What Writers Can Learn From Visual Artist Statements
In the world of visual art, artists are expected to have a statement explaining what you create and why. Writers can learn a lot from walking through this process with regard to their own body of work.
Coronavirus: for performers in lockdown, online is becoming the new live
There’s still a great deal of uncertainty as to what impact the coronavirus pandemic will have on the cultural life. More and more people are now choosing to self-isolate and theatres, cinemas, clubs and concert halls are closing down for the duration of quarantine with an explicit reminder that an enforced lockdown is ever more imminent.
Pandemics from Homer to Stephen King: what we can learn from literary history
From Homer’s Iliad and Boccaccio’s Decameron to Stephen King’s The Stand and Ling Ma’s Severance, stories about pandemics have – over the history of Western literature such as it is – offered much in the way of catharsis, ways of processing strong emotion, and political commentary on how human beings respond to public health crises. Ranging from the classics to contemporary novels, this reading list of pandemic literature offers something in the way of an uncertain comfort and a guide for what happens next.
Body issues: artists’ maps of the human body reveal our desire for immortality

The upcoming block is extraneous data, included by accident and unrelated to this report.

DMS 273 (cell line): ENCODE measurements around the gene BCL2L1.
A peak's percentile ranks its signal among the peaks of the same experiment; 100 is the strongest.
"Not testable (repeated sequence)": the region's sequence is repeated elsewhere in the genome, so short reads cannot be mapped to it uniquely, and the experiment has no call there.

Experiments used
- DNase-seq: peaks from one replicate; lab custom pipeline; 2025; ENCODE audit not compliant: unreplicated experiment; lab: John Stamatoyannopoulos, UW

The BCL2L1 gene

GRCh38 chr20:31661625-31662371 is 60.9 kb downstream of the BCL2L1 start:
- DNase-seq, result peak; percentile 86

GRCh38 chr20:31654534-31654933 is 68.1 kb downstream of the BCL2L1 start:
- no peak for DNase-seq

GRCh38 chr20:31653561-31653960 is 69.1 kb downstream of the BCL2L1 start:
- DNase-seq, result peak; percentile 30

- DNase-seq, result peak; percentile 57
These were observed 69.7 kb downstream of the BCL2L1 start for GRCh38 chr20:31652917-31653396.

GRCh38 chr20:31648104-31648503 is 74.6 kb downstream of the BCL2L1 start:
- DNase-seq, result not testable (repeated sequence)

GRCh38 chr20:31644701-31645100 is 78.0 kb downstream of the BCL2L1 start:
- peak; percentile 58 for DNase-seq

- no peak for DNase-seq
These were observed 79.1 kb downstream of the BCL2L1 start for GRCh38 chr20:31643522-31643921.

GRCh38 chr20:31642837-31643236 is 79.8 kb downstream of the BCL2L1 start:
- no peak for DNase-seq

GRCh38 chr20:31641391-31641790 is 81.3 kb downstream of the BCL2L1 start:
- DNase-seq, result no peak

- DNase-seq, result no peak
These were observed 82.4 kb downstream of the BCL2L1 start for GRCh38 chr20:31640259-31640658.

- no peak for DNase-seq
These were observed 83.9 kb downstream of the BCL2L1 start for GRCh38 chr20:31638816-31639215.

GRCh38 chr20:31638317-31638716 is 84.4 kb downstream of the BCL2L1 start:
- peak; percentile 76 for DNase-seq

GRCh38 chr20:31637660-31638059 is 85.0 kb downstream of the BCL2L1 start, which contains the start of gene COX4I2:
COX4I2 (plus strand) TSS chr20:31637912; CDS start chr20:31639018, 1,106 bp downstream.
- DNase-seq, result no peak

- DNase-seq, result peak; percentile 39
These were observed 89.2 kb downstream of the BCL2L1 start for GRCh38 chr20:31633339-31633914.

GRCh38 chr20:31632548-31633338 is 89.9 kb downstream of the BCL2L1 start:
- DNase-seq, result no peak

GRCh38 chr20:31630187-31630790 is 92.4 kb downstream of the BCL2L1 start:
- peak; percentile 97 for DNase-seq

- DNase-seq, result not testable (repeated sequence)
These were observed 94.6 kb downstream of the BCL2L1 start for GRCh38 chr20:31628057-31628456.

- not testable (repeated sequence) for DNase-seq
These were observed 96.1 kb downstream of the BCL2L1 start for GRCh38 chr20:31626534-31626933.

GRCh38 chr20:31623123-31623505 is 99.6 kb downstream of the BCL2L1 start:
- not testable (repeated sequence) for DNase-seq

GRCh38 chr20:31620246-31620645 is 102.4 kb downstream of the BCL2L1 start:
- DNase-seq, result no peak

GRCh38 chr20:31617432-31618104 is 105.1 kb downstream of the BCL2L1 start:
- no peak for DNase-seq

“Dr. Adina Kamien-Kazhdan, senior curator at the Israel Museum in Jerusalem, spoke to me about her exhibition “Bodyscapes” from self-imposed quarantine in Jerusalem. Many of the works in the show, she told me, had been “bandaged.” Since the institution closed due to COVID-19 on March 15th, the staff has had to cover up vulnerable works on paper”, says a Alina Cohen, a Brooklyn-based arts and culture writer. It’s a fitting metaphor, given the show’s corporeal themes and the immediate concerns that weigh heavily on our minds: illness, as well as the strengths and limitations of bodies – young and old.
“You can’t do this by yourself”: can US museums and artists survive COVID-19?
When The New York Times reported that New York’s Metropolitan Museum of Art faces a US$100 million loss from the COVID-19 pandemic, alarm bells sounded throughout the US art world. Will smaller institutions which don’t have the Met’s pre-coronavirus endowment of US$3.6 billion be able to survive? And how will artists, often living in straitened circumstances, find resources?